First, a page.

Note:  Do not rely on this information. It is very old.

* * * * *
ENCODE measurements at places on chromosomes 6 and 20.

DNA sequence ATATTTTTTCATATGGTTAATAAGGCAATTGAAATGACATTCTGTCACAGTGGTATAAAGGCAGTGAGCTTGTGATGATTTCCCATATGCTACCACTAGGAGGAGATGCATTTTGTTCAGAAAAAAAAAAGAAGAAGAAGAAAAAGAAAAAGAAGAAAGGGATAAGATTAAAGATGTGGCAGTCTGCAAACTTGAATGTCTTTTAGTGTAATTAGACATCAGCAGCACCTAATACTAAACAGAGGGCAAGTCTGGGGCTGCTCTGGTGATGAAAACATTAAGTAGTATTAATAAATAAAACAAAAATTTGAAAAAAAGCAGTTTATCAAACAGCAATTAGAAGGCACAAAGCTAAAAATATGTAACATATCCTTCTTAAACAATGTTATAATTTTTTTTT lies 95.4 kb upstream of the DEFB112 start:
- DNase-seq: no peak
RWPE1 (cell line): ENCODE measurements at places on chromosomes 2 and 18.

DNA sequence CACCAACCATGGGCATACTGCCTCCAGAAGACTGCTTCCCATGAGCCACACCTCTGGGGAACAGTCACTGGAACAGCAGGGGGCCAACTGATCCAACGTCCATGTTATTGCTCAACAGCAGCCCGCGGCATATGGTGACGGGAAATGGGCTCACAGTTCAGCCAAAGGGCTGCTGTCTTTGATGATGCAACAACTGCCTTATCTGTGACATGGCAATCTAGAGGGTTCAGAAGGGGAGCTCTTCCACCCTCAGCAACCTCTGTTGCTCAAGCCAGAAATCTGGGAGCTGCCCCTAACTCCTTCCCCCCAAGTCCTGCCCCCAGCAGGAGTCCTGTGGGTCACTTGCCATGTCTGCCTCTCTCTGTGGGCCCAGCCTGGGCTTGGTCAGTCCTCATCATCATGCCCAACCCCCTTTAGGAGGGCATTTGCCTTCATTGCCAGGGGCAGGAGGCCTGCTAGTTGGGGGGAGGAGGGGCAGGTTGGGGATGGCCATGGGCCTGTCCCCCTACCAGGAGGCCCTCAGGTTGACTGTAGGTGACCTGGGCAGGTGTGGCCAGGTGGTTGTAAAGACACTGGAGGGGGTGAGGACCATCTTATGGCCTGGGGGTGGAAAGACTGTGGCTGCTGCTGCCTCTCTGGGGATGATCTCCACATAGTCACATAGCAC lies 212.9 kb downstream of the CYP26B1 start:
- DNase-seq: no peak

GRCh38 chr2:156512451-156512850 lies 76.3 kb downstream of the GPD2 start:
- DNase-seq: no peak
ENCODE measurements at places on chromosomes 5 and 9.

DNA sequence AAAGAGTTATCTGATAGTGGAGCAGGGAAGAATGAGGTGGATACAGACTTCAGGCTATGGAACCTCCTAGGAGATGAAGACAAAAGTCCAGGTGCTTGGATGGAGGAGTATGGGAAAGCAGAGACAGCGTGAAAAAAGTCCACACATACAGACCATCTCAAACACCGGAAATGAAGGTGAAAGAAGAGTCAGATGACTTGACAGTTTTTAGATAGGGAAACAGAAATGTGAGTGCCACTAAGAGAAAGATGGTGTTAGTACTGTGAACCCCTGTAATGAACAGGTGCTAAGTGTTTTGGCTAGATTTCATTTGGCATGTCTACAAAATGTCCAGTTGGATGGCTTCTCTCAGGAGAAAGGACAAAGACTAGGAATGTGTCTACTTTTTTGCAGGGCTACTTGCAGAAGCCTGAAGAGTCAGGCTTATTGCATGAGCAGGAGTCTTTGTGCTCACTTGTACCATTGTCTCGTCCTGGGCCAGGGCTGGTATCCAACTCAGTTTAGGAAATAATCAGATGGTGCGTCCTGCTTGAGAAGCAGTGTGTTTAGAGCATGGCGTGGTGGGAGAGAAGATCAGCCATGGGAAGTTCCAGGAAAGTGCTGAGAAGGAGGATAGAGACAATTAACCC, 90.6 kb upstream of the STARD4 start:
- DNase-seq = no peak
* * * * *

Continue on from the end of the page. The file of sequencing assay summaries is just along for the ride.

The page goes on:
Pyramids, structures with square bases and triangular sides, which slope to an apex, erected at different times in various parts of the world, the most remarkable being those in Egypt. The name is Egyptian and strictly applies only to the vertical height of the building, but was used by the Greeks (who converted pir-eiu-us into pyramis) of the whole structure. The Egyptian pyramids, of which there are some 70 or 80, occur in Middle Egypt alone. There can be little doubt that their sole purpose was to commemorate the kings above whose sepulchres they stand. These monarchs belonged to the various dynasties from the 4th to the 12tb, and lived between 4000 and 2000 B.C. The first step in the construction of the pyramids, which were invariably built during the lifetime of those. for whom they were intended, was the excavation of the gable-roofed, subterraneous chamber designed to hold the sarcophagus. When it was finished horizontal layers of roughly-hewn blocks of stone, with some mortar, were placed over it, the opening through which the sarcophagus was to descend being left uncovered. The rubbly character of the pyramids gradually increased, till eventually the greater part consisted of mud bricks; but even the latest specimens retained the outer casing of highly-finished stone work which completed the structure. In most cases this has now disappeared, having been either destroyed by foreign invaders or carried away to erect buildings in the Egyptian towns. The faces of the pyramids look towards the cardinal points, the entrance to the passage which leads to the sepulchral chamber being either in the northern face or in the ground in front of it. The way through the passages was barred by portcullises, the secret of opening which was probably known to the priests alone. The sepulchral chamber is sometimes situated within the body of the pyramid, instead of underneath it, and sometimes there is more than one, as, for example, in the great pyramid of Gizeh, the internal arrangements of which are quite exceptional.